Internationally acclaimed sound designer and naturalist Douglas Quin [US] talks about his sound practice and what he’s up to in Australia.
[Quin] I came to sound design and field recording through music and long-standing interest in natural history and wildlife from the time I was a child. My father was a diplomat. We moved around a lot and lived in North Africa and Europe mostly and I had the fortune and privilege of being exposed to different cultures, languages and musics growing up. These experiences opened my ears to worlds of possibilities. I attended Gordonstoun School in Scotland. The emphasis on a holistic and well-rounded education included opportunities for developing and honing wilderness and outdoor skills and that certainly helped to instil in me a valuing of the natural world. I never underestimate the power of formative experiences in childhood and their impact in shaping lifelong enthusiasms and passions.
My work and current endeavours include an eclectic mix of music and soundscape projects, including an ongoing collaboration with Lorne Covington in developing an interactive sound installation and gestural instrument called Paradise which draws on thousands of sounds--mostly from field recordings and studio recordings I have made of choral singers. The project has been realized several times including at the Venice International Performance Art Week. Participants move through the installation where their movements and gestures are tracked by multiple motion cameras. These data are then used to manipulate sounds through a network of signal processing and an array of loudspeakers. Visitor motion, individually and as a collective "organism," mixes remixes these sounds into a unique and ever-unfolding soundscape.
Recently I was contacted by Ben Gottesman who is organising an exhibition called Depth at the Science Gallery in Detroit, Michigan in the US that examines differences between healthy and degraded aquatic ecosystems. The exhibition will feature some of my underwater recordings from the Arctic and Antarctic. What I find intriguing about Ben's project is that sound lies at the heart of the visitor experience.
I arrived in Australia at the beginning of December and spent a wonderful month in rain-soaked Queensland making field recordings in the Daintree area. I then spent a few weeks recording in the sun-baked central highlands of Victoria. This is part of an 8-month visit to Australia and a Visiting Fellow appointment at the Conservatorium at the School of Creative Arts and Media at the University of Tasmania in Hobart. This opportunity evolved out of a series of collaborations and conversations with Dr. Carolyn Philpott, a musicologist and Associate Head of Research at UTAS. Dr. Philpott and Prof. Elizabeth Leane and I will be collaborating on a number of research projects involving Antarctica, the arts and intersections between art and science in the human experience of the continent. I will also be teaching and lecturing on various topics including sound design for film and television, music composition, soundscape and sound art. My Australian time wra ps up in July and one of the last things I am doing is leading a 5 day intensive masterclass titled The Art of Field Recording at the Bogong Centre for Sound Culture with Philip Samartzis (July 1-5)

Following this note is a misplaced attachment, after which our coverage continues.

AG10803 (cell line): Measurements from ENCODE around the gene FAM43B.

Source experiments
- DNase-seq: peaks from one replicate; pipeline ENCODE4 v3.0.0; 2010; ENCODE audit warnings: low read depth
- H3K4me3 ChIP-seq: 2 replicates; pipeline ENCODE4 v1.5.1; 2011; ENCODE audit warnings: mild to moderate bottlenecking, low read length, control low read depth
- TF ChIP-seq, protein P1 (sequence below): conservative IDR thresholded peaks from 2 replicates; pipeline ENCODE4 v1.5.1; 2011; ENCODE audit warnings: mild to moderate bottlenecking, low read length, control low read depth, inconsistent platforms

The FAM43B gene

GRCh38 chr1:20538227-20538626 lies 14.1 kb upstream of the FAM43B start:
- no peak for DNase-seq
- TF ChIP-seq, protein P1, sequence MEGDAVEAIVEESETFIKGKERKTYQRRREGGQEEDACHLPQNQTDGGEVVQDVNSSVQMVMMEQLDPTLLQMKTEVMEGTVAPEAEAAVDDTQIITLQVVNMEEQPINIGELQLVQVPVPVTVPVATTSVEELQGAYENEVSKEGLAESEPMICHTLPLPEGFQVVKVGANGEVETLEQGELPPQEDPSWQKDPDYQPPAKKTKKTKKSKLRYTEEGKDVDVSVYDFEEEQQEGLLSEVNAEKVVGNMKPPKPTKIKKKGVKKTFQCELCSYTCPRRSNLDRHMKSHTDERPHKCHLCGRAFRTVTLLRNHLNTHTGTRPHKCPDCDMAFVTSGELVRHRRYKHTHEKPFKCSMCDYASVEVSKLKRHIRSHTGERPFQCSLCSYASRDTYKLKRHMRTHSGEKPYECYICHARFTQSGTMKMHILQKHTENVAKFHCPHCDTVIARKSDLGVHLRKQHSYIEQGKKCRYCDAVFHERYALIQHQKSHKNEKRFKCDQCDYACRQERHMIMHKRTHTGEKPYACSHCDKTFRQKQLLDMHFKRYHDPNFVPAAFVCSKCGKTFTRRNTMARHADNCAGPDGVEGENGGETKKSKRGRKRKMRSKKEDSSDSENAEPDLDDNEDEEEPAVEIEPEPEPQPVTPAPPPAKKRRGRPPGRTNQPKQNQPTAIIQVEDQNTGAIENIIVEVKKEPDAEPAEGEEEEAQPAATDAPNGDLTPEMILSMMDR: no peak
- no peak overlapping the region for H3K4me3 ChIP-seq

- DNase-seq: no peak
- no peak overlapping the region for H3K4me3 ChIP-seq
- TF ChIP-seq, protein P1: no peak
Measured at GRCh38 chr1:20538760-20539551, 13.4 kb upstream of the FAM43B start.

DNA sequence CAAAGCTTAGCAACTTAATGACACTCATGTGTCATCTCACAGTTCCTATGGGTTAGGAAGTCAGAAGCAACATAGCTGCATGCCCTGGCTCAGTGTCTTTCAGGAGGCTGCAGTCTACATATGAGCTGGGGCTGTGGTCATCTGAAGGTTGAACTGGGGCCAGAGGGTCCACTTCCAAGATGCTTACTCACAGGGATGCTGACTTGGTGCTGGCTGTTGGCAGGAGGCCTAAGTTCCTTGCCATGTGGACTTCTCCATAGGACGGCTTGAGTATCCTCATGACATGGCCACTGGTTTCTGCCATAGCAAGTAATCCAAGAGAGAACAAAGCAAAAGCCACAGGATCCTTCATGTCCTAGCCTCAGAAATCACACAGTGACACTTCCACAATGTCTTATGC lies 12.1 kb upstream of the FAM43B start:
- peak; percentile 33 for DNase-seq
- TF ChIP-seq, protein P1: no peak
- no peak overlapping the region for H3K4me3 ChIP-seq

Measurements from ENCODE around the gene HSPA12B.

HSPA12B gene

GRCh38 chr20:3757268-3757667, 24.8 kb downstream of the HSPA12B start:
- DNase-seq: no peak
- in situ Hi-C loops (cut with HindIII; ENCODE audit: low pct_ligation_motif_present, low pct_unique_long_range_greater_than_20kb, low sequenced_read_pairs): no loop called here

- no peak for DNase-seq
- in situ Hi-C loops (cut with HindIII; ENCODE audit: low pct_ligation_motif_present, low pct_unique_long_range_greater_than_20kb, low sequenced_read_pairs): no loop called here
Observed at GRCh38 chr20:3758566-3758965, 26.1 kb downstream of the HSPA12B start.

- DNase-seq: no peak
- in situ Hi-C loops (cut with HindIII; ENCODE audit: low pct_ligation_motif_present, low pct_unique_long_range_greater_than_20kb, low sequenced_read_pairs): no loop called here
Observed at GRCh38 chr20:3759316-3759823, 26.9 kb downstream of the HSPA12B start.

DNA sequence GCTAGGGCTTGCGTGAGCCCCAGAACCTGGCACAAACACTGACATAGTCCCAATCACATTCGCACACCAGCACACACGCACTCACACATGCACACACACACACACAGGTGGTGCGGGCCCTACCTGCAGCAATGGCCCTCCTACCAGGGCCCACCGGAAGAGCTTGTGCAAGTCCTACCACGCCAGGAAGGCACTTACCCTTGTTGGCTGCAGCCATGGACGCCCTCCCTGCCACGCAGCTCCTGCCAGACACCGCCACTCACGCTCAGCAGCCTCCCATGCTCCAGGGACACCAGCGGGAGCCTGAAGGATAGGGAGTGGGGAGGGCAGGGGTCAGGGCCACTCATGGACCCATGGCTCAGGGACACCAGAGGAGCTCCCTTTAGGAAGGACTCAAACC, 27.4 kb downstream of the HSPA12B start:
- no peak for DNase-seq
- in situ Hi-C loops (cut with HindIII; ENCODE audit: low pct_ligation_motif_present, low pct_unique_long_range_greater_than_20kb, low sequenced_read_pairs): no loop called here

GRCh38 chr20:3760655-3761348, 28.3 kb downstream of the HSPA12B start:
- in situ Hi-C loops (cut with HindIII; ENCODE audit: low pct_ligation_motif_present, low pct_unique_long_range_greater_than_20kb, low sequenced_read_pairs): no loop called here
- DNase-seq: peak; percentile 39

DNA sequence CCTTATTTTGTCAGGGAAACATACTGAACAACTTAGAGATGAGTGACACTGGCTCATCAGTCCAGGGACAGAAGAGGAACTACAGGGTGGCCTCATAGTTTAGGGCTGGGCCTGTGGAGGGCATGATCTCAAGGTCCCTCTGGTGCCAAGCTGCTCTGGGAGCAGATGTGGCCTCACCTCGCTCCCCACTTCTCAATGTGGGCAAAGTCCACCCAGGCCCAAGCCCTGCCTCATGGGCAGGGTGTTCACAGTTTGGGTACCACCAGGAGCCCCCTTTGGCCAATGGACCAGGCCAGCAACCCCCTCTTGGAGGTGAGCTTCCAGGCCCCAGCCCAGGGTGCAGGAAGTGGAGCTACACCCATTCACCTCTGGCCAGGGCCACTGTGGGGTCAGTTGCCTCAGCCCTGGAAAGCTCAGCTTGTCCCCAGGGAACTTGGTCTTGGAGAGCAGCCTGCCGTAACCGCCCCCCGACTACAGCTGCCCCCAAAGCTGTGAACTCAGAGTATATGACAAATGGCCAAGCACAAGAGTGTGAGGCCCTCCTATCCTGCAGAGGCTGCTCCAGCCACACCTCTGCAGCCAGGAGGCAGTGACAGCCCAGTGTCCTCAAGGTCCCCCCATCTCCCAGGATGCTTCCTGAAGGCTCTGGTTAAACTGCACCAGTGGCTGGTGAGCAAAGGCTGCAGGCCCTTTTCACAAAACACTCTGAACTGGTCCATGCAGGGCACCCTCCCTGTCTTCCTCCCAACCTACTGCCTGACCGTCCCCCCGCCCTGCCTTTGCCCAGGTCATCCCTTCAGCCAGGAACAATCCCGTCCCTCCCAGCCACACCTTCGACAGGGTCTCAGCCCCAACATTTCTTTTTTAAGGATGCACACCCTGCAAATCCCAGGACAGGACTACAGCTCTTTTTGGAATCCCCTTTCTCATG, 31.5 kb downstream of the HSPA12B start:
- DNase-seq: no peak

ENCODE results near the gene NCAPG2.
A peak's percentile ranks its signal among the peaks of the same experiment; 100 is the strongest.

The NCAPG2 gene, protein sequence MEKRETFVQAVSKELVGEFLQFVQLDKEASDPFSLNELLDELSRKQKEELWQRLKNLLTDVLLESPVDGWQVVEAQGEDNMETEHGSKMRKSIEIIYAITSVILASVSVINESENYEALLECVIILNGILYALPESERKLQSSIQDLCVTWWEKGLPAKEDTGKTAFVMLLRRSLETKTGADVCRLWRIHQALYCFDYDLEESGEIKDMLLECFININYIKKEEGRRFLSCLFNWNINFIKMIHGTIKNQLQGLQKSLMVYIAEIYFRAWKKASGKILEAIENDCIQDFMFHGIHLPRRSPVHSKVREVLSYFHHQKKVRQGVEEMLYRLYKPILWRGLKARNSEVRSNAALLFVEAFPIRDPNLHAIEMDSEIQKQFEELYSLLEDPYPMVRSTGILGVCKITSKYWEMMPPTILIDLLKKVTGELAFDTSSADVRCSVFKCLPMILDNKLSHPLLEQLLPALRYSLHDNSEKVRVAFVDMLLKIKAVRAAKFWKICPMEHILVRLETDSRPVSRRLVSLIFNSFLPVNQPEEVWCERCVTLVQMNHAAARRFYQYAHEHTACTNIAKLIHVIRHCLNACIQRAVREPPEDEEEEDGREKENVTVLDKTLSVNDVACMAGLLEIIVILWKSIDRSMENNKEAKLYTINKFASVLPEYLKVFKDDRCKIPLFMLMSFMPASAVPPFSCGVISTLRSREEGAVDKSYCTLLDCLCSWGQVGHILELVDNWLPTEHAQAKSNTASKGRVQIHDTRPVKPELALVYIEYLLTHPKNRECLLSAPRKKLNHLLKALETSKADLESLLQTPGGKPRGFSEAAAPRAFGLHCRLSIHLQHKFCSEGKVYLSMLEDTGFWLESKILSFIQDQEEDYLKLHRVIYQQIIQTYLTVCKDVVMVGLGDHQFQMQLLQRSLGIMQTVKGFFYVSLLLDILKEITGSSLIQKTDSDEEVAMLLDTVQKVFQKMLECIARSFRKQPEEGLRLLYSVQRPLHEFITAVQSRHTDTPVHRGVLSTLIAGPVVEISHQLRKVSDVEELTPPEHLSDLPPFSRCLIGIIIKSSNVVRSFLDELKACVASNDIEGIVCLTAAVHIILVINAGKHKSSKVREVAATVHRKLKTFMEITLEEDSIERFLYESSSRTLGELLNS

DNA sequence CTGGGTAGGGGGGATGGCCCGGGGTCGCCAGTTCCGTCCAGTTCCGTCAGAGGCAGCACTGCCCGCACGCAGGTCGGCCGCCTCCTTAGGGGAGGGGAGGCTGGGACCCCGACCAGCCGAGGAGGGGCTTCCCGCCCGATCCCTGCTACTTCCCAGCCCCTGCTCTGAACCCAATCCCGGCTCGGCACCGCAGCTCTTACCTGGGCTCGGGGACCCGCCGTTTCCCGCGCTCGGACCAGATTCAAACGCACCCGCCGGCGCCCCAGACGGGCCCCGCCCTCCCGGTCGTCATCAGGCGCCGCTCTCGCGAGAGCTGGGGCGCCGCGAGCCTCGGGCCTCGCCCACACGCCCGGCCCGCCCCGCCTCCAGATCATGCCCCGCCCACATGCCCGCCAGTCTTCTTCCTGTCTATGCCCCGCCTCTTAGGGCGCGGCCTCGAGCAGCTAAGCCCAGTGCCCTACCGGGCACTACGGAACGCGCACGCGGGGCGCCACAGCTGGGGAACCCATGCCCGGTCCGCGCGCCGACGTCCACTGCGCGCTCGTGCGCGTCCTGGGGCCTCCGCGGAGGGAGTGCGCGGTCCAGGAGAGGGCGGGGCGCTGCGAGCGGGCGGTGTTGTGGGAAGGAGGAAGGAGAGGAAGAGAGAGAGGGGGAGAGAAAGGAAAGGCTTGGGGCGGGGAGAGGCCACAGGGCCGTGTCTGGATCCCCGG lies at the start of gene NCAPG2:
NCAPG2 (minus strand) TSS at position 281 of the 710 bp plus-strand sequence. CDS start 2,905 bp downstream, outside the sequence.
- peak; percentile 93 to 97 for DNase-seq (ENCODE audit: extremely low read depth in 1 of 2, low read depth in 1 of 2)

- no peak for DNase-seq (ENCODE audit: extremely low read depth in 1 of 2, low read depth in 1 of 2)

The Bogong Centre for Sound Culture masterclass is very exciting and something new for me. Philip Samartzis and I have known each other for many years and we have both had extensive polar and extreme condition field recording experience but have not conducted a workshop like this before. The opportunity to connect with those interested in winter and polar work will be special as it will give us the chance to share our experiences and expertise in what is a pretty esoteric and rarefied field of endeavour. It will also give us a chance to tailor the experience to what folks are interested in--from arts-driven projects to scientific data collection to connecting with those who share a passion for the cold and snow. Our hope for the workshop is that participants come away with both technical knowledge about how to work in trying conditions as well as a deeper appreciation for the often quiet and nuanced soundscape of winter.
Click here for more information about the The Art of Field Recording masterclass.